The human and financial costs of ignoring this crisis are far greater. The 30,000 who will die of neglect this winter are just a fraction of those who will either shiver through a miserable Christmas at home or fill up the desperately overstretched hospitals. Poor insulation is one of the reasons why, despite the growth in traffic and the feeble targets set for industry, domestic energy consumption is still responsible for 30% of our carbon dioxide emissions. Burst domestic mains and radiators cost Scottish local authorities £250m after last year’s freeze.
The government seems to accept that the market can’t deal with this problem. It spends £72 million a year on insulation grants for households with means-tested benefits, which should get us back on track in just over 1000 years. Until this year, the ‘fossil fuel levy’, extracting an annual £1 billion from consumers, provided the best chance we’ve had of sorting this mess out, but the government decided it would be better spent on propping up the nuclear industry. Now that this is no longer a national priority, most of the money has been given back to consumers as a £50 bonanza: not, perhaps, the most progressive or lasting way in which to redistribute a nation’s assets. VAT on fuel, stingy and punitive as it is, could still be turned to good account.
But, as the energy specialist Dr Brenda Boardman points out, no one is better placed to line the nation’s lofts than the energy regulators. James McKinnon, the last gas regulator, insisted that British Gas invest directly in energy efficiency measures, principally because of his concern about the depletion of North Sea reserves. Clare Spottiswood, his successor, sagely decided not to encumber free enterprise with such impediments. The electricity regulator still wants £100m to be spent over four years, but most domestic heating systems are now fired by gas.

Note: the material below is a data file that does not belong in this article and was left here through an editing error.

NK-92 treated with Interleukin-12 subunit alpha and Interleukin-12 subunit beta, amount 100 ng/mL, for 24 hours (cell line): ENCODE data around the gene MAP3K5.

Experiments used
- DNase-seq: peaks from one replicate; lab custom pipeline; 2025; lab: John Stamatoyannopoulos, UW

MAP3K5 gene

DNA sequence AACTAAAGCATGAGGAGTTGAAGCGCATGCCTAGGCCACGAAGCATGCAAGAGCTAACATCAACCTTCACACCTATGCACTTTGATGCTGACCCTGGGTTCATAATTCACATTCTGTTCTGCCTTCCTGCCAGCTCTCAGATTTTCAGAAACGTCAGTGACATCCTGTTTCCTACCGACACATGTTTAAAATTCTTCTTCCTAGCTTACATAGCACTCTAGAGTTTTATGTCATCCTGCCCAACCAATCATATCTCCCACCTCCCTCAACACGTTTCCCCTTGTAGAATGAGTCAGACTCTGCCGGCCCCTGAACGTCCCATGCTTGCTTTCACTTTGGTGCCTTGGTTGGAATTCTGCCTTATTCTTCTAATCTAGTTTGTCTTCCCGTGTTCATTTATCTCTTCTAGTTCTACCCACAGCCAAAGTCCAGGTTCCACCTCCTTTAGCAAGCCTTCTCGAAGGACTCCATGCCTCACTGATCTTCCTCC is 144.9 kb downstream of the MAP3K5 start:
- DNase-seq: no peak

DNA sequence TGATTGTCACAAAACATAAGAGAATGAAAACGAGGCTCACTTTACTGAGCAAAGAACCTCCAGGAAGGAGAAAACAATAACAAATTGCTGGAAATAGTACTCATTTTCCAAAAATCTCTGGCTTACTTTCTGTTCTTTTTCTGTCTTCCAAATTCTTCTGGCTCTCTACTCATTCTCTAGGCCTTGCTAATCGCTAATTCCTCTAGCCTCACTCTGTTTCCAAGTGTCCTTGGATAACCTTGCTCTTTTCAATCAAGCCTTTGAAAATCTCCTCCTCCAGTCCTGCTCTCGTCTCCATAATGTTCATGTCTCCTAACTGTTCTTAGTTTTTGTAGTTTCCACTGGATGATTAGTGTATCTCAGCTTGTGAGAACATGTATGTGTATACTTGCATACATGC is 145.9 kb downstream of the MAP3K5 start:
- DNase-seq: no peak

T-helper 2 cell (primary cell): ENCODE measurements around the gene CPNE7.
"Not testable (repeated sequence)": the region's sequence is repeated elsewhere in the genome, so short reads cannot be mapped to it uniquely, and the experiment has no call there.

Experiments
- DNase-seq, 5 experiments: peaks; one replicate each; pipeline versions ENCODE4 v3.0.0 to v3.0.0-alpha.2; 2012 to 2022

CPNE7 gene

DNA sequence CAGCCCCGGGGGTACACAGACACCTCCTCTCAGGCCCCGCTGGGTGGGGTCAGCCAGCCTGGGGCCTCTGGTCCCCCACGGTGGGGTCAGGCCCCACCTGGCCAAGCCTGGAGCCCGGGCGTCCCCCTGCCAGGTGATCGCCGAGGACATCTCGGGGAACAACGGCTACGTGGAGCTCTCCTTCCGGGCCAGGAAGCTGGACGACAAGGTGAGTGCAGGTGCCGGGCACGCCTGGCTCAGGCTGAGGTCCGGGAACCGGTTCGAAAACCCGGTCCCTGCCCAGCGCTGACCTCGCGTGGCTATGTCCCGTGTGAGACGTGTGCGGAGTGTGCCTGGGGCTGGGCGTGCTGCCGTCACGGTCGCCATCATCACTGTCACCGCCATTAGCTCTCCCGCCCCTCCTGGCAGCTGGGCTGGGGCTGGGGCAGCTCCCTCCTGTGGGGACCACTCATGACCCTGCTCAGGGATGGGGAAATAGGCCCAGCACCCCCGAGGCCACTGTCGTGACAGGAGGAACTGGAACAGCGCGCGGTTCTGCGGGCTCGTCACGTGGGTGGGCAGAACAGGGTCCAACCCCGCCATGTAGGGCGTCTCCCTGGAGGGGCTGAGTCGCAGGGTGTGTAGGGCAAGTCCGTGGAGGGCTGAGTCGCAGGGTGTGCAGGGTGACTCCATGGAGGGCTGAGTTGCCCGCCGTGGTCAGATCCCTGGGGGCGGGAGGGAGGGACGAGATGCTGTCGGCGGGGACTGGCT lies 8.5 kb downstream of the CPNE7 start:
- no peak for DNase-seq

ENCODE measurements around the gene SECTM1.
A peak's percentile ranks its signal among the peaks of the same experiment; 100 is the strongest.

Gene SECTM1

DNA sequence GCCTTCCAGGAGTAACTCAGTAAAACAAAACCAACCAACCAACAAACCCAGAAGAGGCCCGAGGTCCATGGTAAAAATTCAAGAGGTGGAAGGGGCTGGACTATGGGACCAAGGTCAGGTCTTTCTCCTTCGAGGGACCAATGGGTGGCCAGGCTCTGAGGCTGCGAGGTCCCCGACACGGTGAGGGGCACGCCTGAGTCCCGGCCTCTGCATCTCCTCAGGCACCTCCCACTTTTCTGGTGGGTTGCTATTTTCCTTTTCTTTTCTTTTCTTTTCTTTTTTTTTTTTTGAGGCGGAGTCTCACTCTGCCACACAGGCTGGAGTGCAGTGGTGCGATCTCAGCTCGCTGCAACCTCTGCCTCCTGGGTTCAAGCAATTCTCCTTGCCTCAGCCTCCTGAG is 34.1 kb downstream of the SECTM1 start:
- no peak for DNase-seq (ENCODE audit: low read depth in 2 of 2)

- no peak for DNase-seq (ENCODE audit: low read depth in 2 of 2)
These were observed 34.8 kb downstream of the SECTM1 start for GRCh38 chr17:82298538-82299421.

Instead, however, both regulators and ministers don’t so much lag behind the problem of home insulation, as ensure that we scarcely lag at all. In April, the Housing Minister, David Curry, was asked when the energy report would be released. He promised it would be coming out in the summer. It’s not hard to see why the promise was broken. Despite pledges to provide for those in greatest need, the government has been cutting the housing maintenance money it gives local authorities since 1991, the year the energy report was collated. On November 26, it deprived them of a further £250 million. The Department of the Environment must have been pleased to see that its careful timing paid off: the report’s release received no publicity whatsoever.
I know that John Gummer’s Christian devotions seem to have little to do with the policies his department pursues, but this surly endgame is surely one of his most diabolical devices. Better than anyone else, he knows that millions of British homes are hardly fit for asses, let alone babes in the manger or venerable wisemen. For the old, the very young and the vulnerable this Christmas, the best of all presents would be a government department that responded to its own reports.